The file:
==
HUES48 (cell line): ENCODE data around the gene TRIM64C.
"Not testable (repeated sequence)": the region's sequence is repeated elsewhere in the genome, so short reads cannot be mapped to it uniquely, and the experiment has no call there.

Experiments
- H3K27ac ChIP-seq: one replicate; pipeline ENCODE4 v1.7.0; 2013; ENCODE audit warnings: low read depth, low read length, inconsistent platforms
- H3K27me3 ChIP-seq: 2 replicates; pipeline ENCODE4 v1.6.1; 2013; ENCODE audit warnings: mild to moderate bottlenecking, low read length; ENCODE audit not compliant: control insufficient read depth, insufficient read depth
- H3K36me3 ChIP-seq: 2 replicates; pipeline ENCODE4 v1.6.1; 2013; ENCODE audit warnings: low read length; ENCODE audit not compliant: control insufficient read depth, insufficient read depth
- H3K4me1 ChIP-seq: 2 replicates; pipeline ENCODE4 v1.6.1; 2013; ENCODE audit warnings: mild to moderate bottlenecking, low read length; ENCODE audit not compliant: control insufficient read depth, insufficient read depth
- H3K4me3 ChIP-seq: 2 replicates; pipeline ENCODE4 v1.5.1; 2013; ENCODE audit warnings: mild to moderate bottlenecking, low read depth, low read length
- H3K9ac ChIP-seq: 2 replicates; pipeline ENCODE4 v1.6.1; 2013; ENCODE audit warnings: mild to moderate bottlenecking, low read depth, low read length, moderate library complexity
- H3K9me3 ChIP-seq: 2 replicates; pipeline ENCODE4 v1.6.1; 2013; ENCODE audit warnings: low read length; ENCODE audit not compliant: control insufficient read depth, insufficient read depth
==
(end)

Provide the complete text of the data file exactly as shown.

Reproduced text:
HUES48 (cell line): ENCODE data around the gene TRIM64C.
"Not testable (repeated sequence)": the region's sequence is repeated elsewhere in the genome, so short reads cannot be mapped to it uniquely, and the experiment has no call there.

Experiments
- H3K27ac ChIP-seq: one replicate; pipeline ENCODE4 v1.7.0; 2013; ENCODE audit warnings: low read depth, low read length, inconsistent platforms
- H3K27me3 ChIP-seq: 2 replicates; pipeline ENCODE4 v1.6.1; 2013; ENCODE audit warnings: mild to moderate bottlenecking, low read length; ENCODE audit not compliant: control insufficient read depth, insufficient read depth
- H3K36me3 ChIP-seq: 2 replicates; pipeline ENCODE4 v1.6.1; 2013; ENCODE audit warnings: low read length; ENCODE audit not compliant: control insufficient read depth, insufficient read depth
- H3K4me1 ChIP-seq: 2 replicates; pipeline ENCODE4 v1.6.1; 2013; ENCODE audit warnings: mild to moderate bottlenecking, low read length; ENCODE audit not compliant: control insufficient read depth, insufficient read depth
- H3K4me3 ChIP-seq: 2 replicates; pipeline ENCODE4 v1.5.1; 2013; ENCODE audit warnings: mild to moderate bottlenecking, low read depth, low read length
- H3K9ac ChIP-seq: 2 replicates; pipeline ENCODE4 v1.6.1; 2013; ENCODE audit warnings: mild to moderate bottlenecking, low read depth, low read length, moderate library complexity
- H3K9me3 ChIP-seq: 2 replicates; pipeline ENCODE4 v1.6.1; 2013; ENCODE audit warnings: low read length; ENCODE audit not compliant: control insufficient read depth, insufficient read depth